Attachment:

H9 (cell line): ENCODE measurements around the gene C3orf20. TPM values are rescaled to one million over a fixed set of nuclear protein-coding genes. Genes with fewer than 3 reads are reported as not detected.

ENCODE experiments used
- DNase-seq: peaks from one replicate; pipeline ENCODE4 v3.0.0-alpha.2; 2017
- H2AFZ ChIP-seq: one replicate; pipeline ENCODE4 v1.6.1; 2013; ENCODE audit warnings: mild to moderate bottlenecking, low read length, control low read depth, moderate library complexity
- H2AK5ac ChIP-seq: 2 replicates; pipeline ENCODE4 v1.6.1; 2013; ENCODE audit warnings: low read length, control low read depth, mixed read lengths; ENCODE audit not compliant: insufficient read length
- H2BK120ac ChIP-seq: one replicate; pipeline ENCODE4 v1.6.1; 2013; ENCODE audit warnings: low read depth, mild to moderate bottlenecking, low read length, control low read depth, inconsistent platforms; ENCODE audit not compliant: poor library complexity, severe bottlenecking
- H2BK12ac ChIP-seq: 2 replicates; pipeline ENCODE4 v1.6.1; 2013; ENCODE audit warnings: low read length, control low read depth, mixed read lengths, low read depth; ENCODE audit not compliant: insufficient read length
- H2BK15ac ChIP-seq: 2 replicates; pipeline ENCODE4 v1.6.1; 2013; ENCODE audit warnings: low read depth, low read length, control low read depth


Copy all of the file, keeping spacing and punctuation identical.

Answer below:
H9 (cell line): ENCODE measurements around the gene C3orf20. TPM values are rescaled to one million over a fixed set of nuclear protein-coding genes. Genes with fewer than 3 reads are reported as not detected.

ENCODE experiments used
- DNase-seq: peaks from one replicate; pipeline ENCODE4 v3.0.0-alpha.2; 2017
- H2AFZ ChIP-seq: one replicate; pipeline ENCODE4 v1.6.1; 2013; ENCODE audit warnings: mild to moderate bottlenecking, low read length, control low read depth, moderate library complexity
- H2AK5ac ChIP-seq: 2 replicates; pipeline ENCODE4 v1.6.1; 2013; ENCODE audit warnings: low read length, control low read depth, mixed read lengths; ENCODE audit not compliant: insufficient read length
- H2BK120ac ChIP-seq: one replicate; pipeline ENCODE4 v1.6.1; 2013; ENCODE audit warnings: low read depth, mild to moderate bottlenecking, low read length, control low read depth, inconsistent platforms; ENCODE audit not compliant: poor library complexity, severe bottlenecking
- H2BK12ac ChIP-seq: 2 replicates; pipeline ENCODE4 v1.6.1; 2013; ENCODE audit warnings: low read length, control low read depth, mixed read lengths, low read depth; ENCODE audit not compliant: insufficient read length
- H2BK15ac ChIP-seq: 2 replicates; pipeline ENCODE4 v1.6.1; 2013; ENCODE audit warnings: low read depth, low read length, control low read depth